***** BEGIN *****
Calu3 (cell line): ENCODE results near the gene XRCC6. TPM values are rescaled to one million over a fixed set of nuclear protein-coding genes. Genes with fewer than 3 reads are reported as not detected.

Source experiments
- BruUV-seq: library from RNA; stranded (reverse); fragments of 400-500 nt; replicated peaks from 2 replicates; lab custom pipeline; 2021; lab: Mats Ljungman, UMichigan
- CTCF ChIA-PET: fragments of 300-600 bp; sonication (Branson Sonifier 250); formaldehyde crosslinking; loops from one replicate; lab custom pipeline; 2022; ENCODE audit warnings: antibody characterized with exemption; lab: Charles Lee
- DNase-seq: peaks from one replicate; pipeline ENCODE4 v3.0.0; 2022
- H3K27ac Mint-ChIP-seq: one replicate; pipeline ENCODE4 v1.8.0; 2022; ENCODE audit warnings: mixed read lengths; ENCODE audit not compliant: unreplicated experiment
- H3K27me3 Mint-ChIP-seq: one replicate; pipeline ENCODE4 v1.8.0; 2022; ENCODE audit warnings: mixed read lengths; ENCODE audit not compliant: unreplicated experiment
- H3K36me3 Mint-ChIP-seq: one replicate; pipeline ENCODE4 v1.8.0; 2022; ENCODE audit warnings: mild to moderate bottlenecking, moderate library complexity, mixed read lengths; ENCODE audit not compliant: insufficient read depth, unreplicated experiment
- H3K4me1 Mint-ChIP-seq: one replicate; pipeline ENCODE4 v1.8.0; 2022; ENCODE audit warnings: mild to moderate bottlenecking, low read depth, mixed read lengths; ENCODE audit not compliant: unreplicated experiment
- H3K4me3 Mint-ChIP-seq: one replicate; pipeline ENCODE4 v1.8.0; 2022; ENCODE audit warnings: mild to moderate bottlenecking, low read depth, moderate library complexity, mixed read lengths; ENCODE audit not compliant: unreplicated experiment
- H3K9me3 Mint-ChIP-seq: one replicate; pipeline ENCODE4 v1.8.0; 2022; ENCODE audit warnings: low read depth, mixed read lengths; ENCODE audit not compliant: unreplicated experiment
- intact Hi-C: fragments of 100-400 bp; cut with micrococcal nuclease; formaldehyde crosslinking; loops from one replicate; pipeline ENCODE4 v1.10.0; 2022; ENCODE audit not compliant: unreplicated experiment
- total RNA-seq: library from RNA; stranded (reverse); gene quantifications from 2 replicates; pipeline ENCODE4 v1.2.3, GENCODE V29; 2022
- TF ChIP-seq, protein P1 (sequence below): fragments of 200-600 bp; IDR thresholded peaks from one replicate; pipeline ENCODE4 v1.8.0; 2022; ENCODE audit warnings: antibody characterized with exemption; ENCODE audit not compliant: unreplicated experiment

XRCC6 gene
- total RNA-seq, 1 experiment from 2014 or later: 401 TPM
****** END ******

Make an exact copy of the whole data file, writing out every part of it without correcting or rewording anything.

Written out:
Calu3 (cell line): ENCODE results near the gene XRCC6. TPM values are rescaled to one million over a fixed set of nuclear protein-coding genes. Genes with fewer than 3 reads are reported as not detected.

Source experiments
- BruUV-seq: library from RNA; stranded (reverse); fragments of 400-500 nt; replicated peaks from 2 replicates; lab custom pipeline; 2021; lab: Mats Ljungman, UMichigan
- CTCF ChIA-PET: fragments of 300-600 bp; sonication (Branson Sonifier 250); formaldehyde crosslinking; loops from one replicate; lab custom pipeline; 2022; ENCODE audit warnings: antibody characterized with exemption; lab: Charles Lee
- DNase-seq: peaks from one replicate; pipeline ENCODE4 v3.0.0; 2022
- H3K27ac Mint-ChIP-seq: one replicate; pipeline ENCODE4 v1.8.0; 2022; ENCODE audit warnings: mixed read lengths; ENCODE audit not compliant: unreplicated experiment
- H3K27me3 Mint-ChIP-seq: one replicate; pipeline ENCODE4 v1.8.0; 2022; ENCODE audit warnings: mixed read lengths; ENCODE audit not compliant: unreplicated experiment
- H3K36me3 Mint-ChIP-seq: one replicate; pipeline ENCODE4 v1.8.0; 2022; ENCODE audit warnings: mild to moderate bottlenecking, moderate library complexity, mixed read lengths; ENCODE audit not compliant: insufficient read depth, unreplicated experiment
- H3K4me1 Mint-ChIP-seq: one replicate; pipeline ENCODE4 v1.8.0; 2022; ENCODE audit warnings: mild to moderate bottlenecking, low read depth, mixed read lengths; ENCODE audit not compliant: unreplicated experiment
- H3K4me3 Mint-ChIP-seq: one replicate; pipeline ENCODE4 v1.8.0; 2022; ENCODE audit warnings: mild to moderate bottlenecking, low read depth, moderate library complexity, mixed read lengths; ENCODE audit not compliant: unreplicated experiment
- H3K9me3 Mint-ChIP-seq: one replicate; pipeline ENCODE4 v1.8.0; 2022; ENCODE audit warnings: low read depth, mixed read lengths; ENCODE audit not compliant: unreplicated experiment
- intact Hi-C: fragments of 100-400 bp; cut with micrococcal nuclease; formaldehyde crosslinking; loops from one replicate; pipeline ENCODE4 v1.10.0; 2022; ENCODE audit not compliant: unreplicated experiment
- total RNA-seq: library from RNA; stranded (reverse); gene quantifications from 2 replicates; pipeline ENCODE4 v1.2.3, GENCODE V29; 2022
- TF ChIP-seq, protein P1 (sequence below): fragments of 200-600 bp; IDR thresholded peaks from one replicate; pipeline ENCODE4 v1.8.0; 2022; ENCODE audit warnings: antibody characterized with exemption; ENCODE audit not compliant: unreplicated experiment

XRCC6 gene
- total RNA-seq, 1 experiment from 2014 or later: 401 TPM